October 5, 2018
I think parenting is asking over and over “why didn’t my kid think we would find out about this,” and “why do we have to know about this,” and “how can we pretend to not know about this,” and “how can we handle this since we can’t un-know this.” I’m tired of handling crises and responding to emergencies and putting out fires and adjusting attitudes. The numbers are against us. 2 parents and 3 daughters. We’ve been outnumbered for ten years, and some might argue, outsmarted for twenty. 9,763 crying fits, 1 million hurt feelings, thousands of mismatched socks, and despite buying pony tail holders by the hundreds, we still can’t find any when we need one. I’d like to be done counting boyfriends for Grace and Lauren, but we haven’t started counting for Oh Emily.
I don’t think our girls have any idea how much they are loved by Daddy and me. How could they? Paul and I are flawed parents trying to show love to flawed daughters. There is failure written all over the attempt, doomed from the giving and receiving.
I’m so blessed to have friends who ask how the girls are doing. The friends from the inner circle are really good about that, and I’m always touched when friends I’m not as close to take a chance by reaching out. I’ve noticed you, and I thank you. Lately it seems that one Mauk-girl is finally on auto-pilot and cruising along pretty well. But there is drama and sadness for the 2 others right now. They will be ok, but it’s hard knowing they aren’t in the best possible places right now. Sometimes it feels like maybe the best we can hope for is 1 out of 3 at any given moment. But that’s not living a redeemed life. That’s not the feast God has called my family to enjoy. We’ve never been promised a life without turmoil. Certainly believers are guaranteed struggle and pain. But Psalms promises me that even if I am in the valley of the shadow of death, My God is with me. My girls can’t see through the darkness of that shadow at the moment. And God promises that as I am surrounded by my enemies, He has prepared a table for me. Lord lead me to that table! Take my daughters’ hands and show them their place of honor at that feast! I know You are the Host telling them “I’ve set a place for you right next to Me.” Moses had a place at that feast, and for the Israelites, the banquet table was a desert and the meal was the manna, and they ate their feast daily in the shadow of God’s pillar of cloud. But to be in the desert for 40 years! How long, Lord? How long?! One semester at school feels like an eternity when the desert and the shadow is a crush of students calling out “F*@$ You B!+<H!” It’s hard to believe that is being screamed across the banquet table, but it is.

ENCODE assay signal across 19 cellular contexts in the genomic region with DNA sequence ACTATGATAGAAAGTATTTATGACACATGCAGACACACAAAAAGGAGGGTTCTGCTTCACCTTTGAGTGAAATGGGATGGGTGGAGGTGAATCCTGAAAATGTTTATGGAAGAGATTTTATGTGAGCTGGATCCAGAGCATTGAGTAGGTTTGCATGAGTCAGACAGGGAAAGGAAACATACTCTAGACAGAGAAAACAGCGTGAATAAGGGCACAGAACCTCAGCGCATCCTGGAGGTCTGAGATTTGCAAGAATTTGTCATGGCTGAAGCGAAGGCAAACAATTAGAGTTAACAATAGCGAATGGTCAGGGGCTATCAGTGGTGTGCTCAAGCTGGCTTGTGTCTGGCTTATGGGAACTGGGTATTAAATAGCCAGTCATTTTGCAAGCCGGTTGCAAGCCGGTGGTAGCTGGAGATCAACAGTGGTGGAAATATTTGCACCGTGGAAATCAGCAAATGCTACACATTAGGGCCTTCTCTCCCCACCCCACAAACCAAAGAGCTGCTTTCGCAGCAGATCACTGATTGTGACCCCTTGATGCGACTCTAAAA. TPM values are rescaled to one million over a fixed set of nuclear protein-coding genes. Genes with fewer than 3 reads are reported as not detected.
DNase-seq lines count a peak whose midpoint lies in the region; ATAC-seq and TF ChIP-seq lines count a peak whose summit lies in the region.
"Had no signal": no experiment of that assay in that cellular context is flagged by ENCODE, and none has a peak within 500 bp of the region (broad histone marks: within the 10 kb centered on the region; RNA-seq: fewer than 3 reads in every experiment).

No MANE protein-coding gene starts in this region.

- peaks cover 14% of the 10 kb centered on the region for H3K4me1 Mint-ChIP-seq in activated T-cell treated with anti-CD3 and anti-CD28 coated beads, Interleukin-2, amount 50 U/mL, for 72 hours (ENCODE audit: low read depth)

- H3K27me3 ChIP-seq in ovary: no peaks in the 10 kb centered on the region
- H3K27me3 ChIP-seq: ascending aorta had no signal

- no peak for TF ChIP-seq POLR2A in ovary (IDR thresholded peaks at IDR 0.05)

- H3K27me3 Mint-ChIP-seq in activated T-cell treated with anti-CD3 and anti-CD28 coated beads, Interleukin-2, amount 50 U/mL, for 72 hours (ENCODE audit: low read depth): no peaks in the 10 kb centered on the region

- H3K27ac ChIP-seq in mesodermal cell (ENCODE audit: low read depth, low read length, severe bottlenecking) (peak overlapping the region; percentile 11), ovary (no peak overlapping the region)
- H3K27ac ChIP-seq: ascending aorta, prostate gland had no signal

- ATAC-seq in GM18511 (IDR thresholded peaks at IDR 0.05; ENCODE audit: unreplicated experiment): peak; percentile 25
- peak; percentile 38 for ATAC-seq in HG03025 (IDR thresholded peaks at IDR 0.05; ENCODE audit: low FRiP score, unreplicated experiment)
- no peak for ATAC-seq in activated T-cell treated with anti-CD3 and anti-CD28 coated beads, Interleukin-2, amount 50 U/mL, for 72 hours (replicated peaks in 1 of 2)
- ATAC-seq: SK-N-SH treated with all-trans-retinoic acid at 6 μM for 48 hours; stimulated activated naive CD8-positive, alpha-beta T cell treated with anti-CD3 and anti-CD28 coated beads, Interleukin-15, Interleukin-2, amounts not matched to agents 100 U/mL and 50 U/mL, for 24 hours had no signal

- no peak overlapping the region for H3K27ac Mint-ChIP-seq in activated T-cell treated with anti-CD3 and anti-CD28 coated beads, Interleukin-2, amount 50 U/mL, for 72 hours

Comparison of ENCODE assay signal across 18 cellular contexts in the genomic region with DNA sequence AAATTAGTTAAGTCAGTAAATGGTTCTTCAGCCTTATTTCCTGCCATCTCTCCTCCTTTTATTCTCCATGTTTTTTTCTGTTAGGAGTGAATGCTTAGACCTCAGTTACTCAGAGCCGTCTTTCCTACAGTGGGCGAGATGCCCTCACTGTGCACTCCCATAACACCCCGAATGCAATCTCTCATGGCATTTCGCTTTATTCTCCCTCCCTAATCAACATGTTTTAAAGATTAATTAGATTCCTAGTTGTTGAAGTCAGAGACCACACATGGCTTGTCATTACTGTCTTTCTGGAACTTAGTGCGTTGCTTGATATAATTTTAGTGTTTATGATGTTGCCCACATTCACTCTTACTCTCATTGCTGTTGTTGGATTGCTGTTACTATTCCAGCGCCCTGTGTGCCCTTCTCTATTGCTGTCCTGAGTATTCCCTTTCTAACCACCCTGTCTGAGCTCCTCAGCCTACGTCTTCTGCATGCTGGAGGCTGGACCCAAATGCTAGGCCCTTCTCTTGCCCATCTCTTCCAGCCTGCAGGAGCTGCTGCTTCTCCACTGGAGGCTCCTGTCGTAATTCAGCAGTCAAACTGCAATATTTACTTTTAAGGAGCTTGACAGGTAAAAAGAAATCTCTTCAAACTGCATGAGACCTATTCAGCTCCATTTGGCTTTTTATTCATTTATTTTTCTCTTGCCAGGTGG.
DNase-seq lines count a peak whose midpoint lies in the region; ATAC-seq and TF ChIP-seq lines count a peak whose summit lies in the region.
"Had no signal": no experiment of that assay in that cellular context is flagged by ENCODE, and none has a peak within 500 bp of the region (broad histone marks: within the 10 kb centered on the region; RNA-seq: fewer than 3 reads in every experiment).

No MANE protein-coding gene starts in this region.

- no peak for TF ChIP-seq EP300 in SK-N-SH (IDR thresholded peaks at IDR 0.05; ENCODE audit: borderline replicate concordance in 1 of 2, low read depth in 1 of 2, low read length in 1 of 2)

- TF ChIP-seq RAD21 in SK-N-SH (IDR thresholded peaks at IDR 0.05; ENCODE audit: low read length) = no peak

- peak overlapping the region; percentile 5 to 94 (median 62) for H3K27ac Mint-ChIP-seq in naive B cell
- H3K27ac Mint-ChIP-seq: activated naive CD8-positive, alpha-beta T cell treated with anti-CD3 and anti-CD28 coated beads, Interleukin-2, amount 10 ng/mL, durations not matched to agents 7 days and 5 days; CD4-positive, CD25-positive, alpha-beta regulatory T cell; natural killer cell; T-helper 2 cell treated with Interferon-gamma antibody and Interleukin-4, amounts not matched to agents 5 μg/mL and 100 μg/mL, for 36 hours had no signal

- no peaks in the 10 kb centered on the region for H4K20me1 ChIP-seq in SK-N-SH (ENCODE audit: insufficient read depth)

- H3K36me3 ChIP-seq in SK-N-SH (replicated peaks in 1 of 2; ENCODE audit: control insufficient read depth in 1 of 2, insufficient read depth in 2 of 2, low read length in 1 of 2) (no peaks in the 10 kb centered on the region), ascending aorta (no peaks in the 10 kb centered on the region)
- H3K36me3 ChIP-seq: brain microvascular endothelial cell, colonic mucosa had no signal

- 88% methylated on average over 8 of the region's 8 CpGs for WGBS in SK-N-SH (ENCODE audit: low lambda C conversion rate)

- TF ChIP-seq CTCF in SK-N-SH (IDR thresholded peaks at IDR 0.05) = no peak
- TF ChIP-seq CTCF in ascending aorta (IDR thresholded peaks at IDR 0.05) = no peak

One of my girls put a Bible verse reference on her social media account. The verse calms her anxious heart and reminds her where her strength comes from. Her social media is for friends to see, but the verse was her way of acknowledging her God. I get it that not everyone believes, and believers will be mocked for our faith. But she wasn’t shoving a sermon down anyone’s throat. All it said was 1Peter 5:7. She was told she is attention seeking for that. No. She’s trying to calm her anxious heart.
I’ve heard my girls call Jesus’s name in exasperation and mumble “uh mah gah” under their breath. I usually look at them and ask “are you praying?” When we call out to Him, does He know the difference between desperation and exasperation? I’m not advocating taking His name in vain. But the way my girls call out to Him on social media or in their youthful vernacular still counts. God hears the beautifully crafted flourishing prayers of the seasoned pastor just as He hears the quiet taps on my daughter’s device as she posts 1Peter 5:7. It counts. God has invited them to the feast and in their own tender, sweet ways, that is their way of saying “Jesus I come to Thee.” And I know He hears them.
““casting all your anxieties on him, because he cares for you.”
1 Peter 5:7 ESV